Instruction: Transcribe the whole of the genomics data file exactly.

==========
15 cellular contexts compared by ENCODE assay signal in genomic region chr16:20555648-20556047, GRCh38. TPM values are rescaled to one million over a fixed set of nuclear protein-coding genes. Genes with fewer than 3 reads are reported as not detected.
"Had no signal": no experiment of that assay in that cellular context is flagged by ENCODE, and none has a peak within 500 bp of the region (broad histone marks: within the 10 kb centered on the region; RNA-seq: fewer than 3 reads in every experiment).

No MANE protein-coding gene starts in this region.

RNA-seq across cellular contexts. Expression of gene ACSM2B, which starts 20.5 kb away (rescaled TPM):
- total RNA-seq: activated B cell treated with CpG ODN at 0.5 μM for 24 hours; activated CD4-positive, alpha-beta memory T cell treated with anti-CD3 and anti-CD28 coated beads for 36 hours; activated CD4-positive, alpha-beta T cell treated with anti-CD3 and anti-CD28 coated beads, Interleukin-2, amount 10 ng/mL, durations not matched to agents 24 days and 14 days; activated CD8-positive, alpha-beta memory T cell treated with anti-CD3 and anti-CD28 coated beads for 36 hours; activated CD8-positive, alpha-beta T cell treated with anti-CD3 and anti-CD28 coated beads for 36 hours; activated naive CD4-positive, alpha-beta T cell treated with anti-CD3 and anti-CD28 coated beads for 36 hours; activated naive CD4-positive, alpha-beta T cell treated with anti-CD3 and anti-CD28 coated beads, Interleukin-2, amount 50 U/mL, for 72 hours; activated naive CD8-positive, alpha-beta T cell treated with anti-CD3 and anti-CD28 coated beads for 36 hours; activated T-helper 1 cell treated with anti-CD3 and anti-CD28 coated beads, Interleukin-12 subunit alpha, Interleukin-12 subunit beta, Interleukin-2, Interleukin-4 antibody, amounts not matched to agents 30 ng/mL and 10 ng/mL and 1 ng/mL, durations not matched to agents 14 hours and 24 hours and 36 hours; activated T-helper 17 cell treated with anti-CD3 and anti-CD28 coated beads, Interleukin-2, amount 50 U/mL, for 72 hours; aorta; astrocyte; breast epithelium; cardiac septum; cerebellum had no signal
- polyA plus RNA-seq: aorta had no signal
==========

15 cellular contexts compared by ENCODE assay signal in genomic region chr16:20555648-20556047, GRCh38. TPM values are rescaled to one million over a fixed set of nuclear protein-coding genes. Genes with fewer than 3 reads are reported as not detected.
"Had no signal": no experiment of that assay in that cellular context is flagged by ENCODE, and none has a peak within 500 bp of the region (broad histone marks: within the 10 kb centered on the region; RNA-seq: fewer than 3 reads in every experiment).

No MANE protein-coding gene starts in this region.

RNA-seq across cellular contexts. Expression of gene ACSM2B, which starts 20.5 kb away (rescaled TPM):
- total RNA-seq: activated B cell treated with CpG ODN at 0.5 μM for 24 hours; activated CD4-positive, alpha-beta memory T cell treated with anti-CD3 and anti-CD28 coated beads for 36 hours; activated CD4-positive, alpha-beta T cell treated with anti-CD3 and anti-CD28 coated beads, Interleukin-2, amount 10 ng/mL, durations not matched to agents 24 days and 14 days; activated CD8-positive, alpha-beta memory T cell treated with anti-CD3 and anti-CD28 coated beads for 36 hours; activated CD8-positive, alpha-beta T cell treated with anti-CD3 and anti-CD28 coated beads for 36 hours; activated naive CD4-positive, alpha-beta T cell treated with anti-CD3 and anti-CD28 coated beads for 36 hours; activated naive CD4-positive, alpha-beta T cell treated with anti-CD3 and anti-CD28 coated beads, Interleukin-2, amount 50 U/mL, for 72 hours; activated naive CD8-positive, alpha-beta T cell treated with anti-CD3 and anti-CD28 coated beads for 36 hours; activated T-helper 1 cell treated with anti-CD3 and anti-CD28 coated beads, Interleukin-12 subunit alpha, Interleukin-12 subunit beta, Interleukin-2, Interleukin-4 antibody, amounts not matched to agents 30 ng/mL and 10 ng/mL and 1 ng/mL, durations not matched to agents 14 hours and 24 hours and 36 hours; activated T-helper 17 cell treated with anti-CD3 and anti-CD28 coated beads, Interleukin-2, amount 50 U/mL, for 72 hours; aorta; astrocyte; breast epithelium; cardiac septum; cerebellum had no signal
- polyA plus RNA-seq: aorta had no signal